Every month, thousands of Oklahomans show up in local courts on civil cases with no attorney representing them because they can’t afford the fees or aren’t aware that legal aid is available.
News Story (Oklahoma)
September 20, 2016
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Tags: Courts, Justice for All
Organizations mentioned/involved: Oklahoma Indian Legal Services (OILS), Oklahoma Access to Justice Commission (OATJC), Legal Aid Services of Oklahoma, National Center for Access to Justice (NCAJ) at Fordham Law School
The lack of civil representation is so severe that a study released in December declared the situation to be a crisis that is “shocking in its depth and breadth.” That study by the Lobeck Taylor Family Advocacy Clinic at the University of Tulsa, was done for a commission created by the Oklahoma Supreme Court in 2014 to address the problem.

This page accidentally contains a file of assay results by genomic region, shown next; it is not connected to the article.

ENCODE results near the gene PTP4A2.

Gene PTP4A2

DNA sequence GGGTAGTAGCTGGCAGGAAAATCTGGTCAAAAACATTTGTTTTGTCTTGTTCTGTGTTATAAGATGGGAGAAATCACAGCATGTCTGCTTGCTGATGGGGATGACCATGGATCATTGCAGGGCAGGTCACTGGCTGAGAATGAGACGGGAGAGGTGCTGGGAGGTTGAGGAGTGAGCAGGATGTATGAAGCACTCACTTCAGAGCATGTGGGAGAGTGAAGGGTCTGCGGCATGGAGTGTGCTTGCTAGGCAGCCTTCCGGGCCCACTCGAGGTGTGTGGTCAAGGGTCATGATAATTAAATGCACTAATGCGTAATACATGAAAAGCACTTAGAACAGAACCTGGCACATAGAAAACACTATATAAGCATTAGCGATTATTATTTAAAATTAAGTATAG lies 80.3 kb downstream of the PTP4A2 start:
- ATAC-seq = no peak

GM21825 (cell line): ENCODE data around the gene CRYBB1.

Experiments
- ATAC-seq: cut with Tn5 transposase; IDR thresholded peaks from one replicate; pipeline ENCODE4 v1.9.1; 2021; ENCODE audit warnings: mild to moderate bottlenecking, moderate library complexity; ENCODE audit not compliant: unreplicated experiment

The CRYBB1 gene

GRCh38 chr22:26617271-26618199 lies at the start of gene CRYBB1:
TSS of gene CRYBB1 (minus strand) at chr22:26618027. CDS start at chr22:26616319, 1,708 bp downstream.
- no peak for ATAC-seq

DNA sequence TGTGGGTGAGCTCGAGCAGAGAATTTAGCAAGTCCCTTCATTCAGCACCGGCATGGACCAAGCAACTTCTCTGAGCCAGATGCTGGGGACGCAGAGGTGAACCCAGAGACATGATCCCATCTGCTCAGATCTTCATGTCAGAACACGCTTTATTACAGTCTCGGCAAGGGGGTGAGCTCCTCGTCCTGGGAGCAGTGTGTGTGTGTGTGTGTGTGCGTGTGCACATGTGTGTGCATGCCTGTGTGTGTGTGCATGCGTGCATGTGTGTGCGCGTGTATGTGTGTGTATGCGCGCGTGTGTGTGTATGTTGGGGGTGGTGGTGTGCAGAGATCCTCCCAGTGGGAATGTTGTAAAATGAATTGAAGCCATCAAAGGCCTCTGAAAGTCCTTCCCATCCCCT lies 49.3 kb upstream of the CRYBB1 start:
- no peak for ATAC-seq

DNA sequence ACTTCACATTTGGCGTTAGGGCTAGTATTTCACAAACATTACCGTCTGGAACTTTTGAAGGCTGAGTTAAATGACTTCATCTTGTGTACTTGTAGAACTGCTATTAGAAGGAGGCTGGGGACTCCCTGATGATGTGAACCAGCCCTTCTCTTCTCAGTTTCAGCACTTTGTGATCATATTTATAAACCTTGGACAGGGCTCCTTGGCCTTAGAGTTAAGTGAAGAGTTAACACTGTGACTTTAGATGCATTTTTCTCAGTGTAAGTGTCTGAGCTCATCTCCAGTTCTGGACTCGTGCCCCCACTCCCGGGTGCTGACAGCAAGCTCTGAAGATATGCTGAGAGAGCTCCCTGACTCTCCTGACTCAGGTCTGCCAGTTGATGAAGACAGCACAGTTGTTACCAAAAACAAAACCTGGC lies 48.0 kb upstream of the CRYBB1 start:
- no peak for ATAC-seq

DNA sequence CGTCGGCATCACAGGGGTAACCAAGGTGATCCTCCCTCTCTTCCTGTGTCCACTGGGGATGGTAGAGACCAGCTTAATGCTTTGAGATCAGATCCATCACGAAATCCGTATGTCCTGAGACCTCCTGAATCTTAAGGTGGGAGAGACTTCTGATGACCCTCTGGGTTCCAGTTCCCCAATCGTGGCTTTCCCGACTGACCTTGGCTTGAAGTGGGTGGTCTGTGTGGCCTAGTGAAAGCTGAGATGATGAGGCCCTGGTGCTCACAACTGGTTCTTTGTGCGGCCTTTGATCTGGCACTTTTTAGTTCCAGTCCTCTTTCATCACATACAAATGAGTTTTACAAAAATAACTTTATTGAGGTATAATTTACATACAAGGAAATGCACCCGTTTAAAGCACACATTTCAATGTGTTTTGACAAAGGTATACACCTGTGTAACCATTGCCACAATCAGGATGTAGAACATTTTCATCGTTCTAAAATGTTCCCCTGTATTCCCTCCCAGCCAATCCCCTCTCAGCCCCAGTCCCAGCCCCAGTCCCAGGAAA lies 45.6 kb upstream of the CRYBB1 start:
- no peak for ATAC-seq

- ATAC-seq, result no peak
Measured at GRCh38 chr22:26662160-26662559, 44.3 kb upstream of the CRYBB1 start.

When it comes to the justice system and the poor or disenfranchised, people tend to think of criminal courts, in which a public defender must be appointed for the accused.
In civil cases there is no such requirement. That means individuals can face life-changing consequences of court rulings without being represented by a lawyer, said David Riggs, a former state attorney general who chairs the Oklahoma Access to Justice Commission.